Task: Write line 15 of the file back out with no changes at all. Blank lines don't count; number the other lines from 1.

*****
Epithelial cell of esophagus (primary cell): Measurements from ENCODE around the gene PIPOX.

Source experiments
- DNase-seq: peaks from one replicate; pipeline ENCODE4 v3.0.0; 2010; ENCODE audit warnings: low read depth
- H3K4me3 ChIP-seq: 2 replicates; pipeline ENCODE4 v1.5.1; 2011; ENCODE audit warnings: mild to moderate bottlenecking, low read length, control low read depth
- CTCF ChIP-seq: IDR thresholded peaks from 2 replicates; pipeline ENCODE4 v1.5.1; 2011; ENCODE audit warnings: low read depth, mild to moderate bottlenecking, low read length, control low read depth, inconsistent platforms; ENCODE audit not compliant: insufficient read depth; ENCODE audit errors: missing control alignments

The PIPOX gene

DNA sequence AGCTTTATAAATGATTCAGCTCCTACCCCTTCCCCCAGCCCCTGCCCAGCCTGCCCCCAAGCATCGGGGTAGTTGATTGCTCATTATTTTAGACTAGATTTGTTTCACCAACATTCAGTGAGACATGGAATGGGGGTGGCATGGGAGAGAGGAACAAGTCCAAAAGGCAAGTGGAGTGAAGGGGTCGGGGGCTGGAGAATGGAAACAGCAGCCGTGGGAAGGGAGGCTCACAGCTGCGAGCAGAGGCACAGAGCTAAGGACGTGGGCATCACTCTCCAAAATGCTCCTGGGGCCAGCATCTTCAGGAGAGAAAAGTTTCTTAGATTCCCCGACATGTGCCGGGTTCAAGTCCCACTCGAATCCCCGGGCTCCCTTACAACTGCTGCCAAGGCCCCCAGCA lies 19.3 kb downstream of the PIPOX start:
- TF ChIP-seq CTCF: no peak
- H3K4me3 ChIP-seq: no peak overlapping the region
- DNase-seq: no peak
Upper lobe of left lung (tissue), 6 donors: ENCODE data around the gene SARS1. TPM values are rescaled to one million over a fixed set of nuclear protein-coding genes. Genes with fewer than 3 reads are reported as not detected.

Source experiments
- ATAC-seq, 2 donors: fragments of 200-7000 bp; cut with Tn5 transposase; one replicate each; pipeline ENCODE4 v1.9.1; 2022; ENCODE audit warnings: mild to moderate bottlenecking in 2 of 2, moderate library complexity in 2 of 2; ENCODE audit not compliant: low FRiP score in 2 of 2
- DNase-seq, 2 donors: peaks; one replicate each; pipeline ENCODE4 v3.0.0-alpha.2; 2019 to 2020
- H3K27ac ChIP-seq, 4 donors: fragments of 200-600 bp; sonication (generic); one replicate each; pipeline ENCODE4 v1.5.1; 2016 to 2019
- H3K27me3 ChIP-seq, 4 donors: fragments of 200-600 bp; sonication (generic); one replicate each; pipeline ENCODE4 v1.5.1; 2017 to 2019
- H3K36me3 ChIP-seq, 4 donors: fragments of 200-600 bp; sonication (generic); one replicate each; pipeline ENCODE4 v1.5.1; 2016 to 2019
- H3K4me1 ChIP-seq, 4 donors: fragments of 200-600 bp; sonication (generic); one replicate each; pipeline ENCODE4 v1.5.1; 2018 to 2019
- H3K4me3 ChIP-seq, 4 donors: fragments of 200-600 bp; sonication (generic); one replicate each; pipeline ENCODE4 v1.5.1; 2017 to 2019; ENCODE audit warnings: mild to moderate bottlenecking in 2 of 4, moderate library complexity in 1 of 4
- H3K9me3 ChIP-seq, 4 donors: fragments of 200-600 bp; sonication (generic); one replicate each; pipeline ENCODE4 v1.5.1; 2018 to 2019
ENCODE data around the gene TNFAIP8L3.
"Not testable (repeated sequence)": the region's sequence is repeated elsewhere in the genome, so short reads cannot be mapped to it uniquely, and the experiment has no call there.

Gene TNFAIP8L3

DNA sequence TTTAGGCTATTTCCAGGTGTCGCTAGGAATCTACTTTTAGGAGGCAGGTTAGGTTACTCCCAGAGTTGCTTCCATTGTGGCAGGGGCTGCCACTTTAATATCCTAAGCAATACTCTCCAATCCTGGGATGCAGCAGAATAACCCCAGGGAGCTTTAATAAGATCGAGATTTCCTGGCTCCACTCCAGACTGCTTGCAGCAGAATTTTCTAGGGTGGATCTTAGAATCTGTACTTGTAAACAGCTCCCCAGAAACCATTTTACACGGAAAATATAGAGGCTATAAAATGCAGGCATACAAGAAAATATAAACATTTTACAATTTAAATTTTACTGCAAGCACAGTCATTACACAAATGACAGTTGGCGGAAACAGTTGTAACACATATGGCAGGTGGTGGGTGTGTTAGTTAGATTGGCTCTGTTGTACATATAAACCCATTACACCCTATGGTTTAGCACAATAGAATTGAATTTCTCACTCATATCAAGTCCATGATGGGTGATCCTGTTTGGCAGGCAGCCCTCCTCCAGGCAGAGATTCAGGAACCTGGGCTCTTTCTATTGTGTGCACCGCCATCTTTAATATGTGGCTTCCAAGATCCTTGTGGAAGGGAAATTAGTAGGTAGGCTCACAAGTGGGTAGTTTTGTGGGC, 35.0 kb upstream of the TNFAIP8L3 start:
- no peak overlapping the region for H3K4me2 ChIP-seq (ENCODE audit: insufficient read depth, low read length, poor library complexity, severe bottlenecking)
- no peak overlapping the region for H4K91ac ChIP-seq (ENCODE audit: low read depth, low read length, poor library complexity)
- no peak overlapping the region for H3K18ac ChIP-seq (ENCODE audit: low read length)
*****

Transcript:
- H3K27ac ChIP-seq, 4 donors: fragments of 200-600 bp; sonication (generic); one replicate each; pipeline ENCODE4 v1.5.1; 2016 to 2019